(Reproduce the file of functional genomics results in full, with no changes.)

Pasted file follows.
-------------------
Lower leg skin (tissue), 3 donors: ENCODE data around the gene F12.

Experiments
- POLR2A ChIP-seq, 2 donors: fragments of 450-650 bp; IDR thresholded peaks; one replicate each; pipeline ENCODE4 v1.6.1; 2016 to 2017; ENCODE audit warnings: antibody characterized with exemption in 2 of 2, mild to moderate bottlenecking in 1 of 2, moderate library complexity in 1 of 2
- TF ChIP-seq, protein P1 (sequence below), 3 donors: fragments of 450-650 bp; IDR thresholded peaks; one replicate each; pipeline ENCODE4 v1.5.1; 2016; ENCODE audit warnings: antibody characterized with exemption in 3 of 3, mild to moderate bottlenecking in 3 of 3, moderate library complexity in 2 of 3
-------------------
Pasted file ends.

Lower leg skin (tissue), 3 donors: ENCODE data around the gene F12.

Experiments
- POLR2A ChIP-seq, 2 donors: fragments of 450-650 bp; IDR thresholded peaks; one replicate each; pipeline ENCODE4 v1.6.1; 2016 to 2017; ENCODE audit warnings: antibody characterized with exemption in 2 of 2, mild to moderate bottlenecking in 1 of 2, moderate library complexity in 1 of 2
- TF ChIP-seq, protein P1 (sequence below), 3 donors: fragments of 450-650 bp; IDR thresholded peaks; one replicate each; pipeline ENCODE4 v1.5.1; 2016; ENCODE audit warnings: antibody characterized with exemption in 3 of 3, mild to moderate bottlenecking in 3 of 3, moderate library complexity in 2 of 3